Zoë is a photographer with a passion for using film who shoots on medium and large format cameras. Not only does she love the particular qualities of film but also finds the discipline it imposes suits her slow and meditative approach to her craft.
She tends to specialise in dated or run-down interiors, focusing on the everyday details that are so often over-looked. She seeks out the ‘extraordinary in the ordinary,’ believing if you take the time to really look you can find beauty anywhere. It could be something as mundane as an old chair, a door handle, a scrap of wallpaper – the beauty is always in the details.
The stories behind many of Zoë’s images add an additional layer of resonance – she often shoots in locations that have been abandoned or are on the verge of major change, and there is a poignancy to these subjects that reminds us of the transience of things and the fragility of life.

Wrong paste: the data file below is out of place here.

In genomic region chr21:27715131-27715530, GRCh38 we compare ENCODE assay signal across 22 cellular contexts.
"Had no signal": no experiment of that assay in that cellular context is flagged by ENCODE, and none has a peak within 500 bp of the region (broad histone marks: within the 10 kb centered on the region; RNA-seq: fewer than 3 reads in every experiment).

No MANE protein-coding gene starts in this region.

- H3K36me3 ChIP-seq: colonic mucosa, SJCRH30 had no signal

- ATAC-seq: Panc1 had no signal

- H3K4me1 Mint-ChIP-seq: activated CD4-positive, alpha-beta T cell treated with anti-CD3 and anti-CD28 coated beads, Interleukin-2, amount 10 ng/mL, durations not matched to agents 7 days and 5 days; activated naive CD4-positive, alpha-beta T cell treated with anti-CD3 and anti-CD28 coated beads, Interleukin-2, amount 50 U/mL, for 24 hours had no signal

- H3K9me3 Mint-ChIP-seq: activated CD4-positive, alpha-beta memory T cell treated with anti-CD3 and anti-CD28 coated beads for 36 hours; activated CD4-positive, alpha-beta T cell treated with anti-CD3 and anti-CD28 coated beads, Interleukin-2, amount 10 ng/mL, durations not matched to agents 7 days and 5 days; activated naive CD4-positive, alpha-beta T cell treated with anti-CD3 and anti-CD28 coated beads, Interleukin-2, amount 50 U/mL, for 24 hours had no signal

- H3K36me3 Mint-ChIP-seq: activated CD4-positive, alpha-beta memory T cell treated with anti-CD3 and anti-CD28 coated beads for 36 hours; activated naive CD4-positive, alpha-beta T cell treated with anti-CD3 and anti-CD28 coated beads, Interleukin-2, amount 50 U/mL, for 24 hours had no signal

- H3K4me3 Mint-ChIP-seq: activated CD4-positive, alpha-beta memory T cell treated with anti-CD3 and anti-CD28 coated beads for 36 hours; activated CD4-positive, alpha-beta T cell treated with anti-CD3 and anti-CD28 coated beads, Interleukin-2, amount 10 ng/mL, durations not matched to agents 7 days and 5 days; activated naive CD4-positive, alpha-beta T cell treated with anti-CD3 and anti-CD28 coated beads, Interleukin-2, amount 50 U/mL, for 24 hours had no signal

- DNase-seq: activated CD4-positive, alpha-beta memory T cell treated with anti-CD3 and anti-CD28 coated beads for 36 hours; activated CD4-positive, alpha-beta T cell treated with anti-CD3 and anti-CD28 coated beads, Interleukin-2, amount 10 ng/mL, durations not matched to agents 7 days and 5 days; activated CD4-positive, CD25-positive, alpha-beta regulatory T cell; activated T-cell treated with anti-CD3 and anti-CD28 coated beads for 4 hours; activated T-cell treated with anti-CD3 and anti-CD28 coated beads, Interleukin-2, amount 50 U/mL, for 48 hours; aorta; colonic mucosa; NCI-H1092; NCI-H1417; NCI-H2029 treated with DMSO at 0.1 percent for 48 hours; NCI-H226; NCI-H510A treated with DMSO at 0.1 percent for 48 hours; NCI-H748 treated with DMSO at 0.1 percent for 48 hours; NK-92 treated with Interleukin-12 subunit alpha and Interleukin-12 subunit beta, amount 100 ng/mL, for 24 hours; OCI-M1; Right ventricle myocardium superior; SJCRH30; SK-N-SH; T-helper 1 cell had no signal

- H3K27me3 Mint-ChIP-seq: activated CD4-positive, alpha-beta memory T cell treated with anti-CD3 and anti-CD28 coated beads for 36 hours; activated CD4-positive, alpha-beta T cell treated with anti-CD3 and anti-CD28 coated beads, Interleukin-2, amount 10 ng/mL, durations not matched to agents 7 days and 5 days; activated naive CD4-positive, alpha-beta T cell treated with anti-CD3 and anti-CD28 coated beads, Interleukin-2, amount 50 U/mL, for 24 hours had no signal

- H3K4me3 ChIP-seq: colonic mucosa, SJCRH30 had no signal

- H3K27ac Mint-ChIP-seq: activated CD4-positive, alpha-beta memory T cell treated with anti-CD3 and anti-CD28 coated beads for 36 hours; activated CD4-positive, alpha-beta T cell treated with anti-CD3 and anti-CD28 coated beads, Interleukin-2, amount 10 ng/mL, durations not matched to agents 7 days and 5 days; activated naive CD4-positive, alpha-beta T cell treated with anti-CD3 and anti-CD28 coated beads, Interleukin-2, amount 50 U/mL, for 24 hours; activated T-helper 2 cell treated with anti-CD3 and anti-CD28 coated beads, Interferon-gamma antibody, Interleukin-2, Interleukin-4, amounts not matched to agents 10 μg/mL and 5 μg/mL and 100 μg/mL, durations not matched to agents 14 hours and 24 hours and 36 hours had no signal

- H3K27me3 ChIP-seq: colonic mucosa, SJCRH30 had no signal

She is also drawn to ‘Englishness’ – beach huts, village halls, the seaside – which makes the Isle of Wight a very inspiring place to live.
Zoë has exhibited in London, Bristol, Dorset and Devon as well as on the Isle of Wight. Her House of Two Sisters series won the Documentary Category in the British Life Photography Awards, 2015. She supplies images for the Millennium Picture Library and her work has appeared in a range of publications including Jamie Oliver’s Ministry of Food, New Scientist, The Independent Magazine, Donmar Warehouse publicity and multiple book covers.